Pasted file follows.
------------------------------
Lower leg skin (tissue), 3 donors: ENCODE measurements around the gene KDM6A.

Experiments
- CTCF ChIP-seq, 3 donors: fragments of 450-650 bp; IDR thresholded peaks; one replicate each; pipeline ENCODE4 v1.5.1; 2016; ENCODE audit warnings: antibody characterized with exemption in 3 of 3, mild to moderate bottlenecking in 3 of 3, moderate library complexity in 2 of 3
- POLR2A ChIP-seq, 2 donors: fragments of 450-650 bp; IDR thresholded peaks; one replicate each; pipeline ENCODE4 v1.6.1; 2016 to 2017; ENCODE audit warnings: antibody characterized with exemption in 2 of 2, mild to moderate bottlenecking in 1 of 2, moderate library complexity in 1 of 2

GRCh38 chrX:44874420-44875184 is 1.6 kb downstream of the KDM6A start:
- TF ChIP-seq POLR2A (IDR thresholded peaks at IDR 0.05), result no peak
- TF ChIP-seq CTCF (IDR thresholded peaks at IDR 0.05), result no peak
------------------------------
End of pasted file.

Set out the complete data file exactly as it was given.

Lower leg skin (tissue), 3 donors: ENCODE measurements around the gene KDM6A.

Experiments
- CTCF ChIP-seq, 3 donors: fragments of 450-650 bp; IDR thresholded peaks; one replicate each; pipeline ENCODE4 v1.5.1; 2016; ENCODE audit warnings: antibody characterized with exemption in 3 of 3, mild to moderate bottlenecking in 3 of 3, moderate library complexity in 2 of 3
- POLR2A ChIP-seq, 2 donors: fragments of 450-650 bp; IDR thresholded peaks; one replicate each; pipeline ENCODE4 v1.6.1; 2016 to 2017; ENCODE audit warnings: antibody characterized with exemption in 2 of 2, mild to moderate bottlenecking in 1 of 2, moderate library complexity in 1 of 2

GRCh38 chrX:44874420-44875184 is 1.6 kb downstream of the KDM6A start:
- TF ChIP-seq POLR2A (IDR thresholded peaks at IDR 0.05), result no peak
- TF ChIP-seq CTCF (IDR thresholded peaks at IDR 0.05), result no peak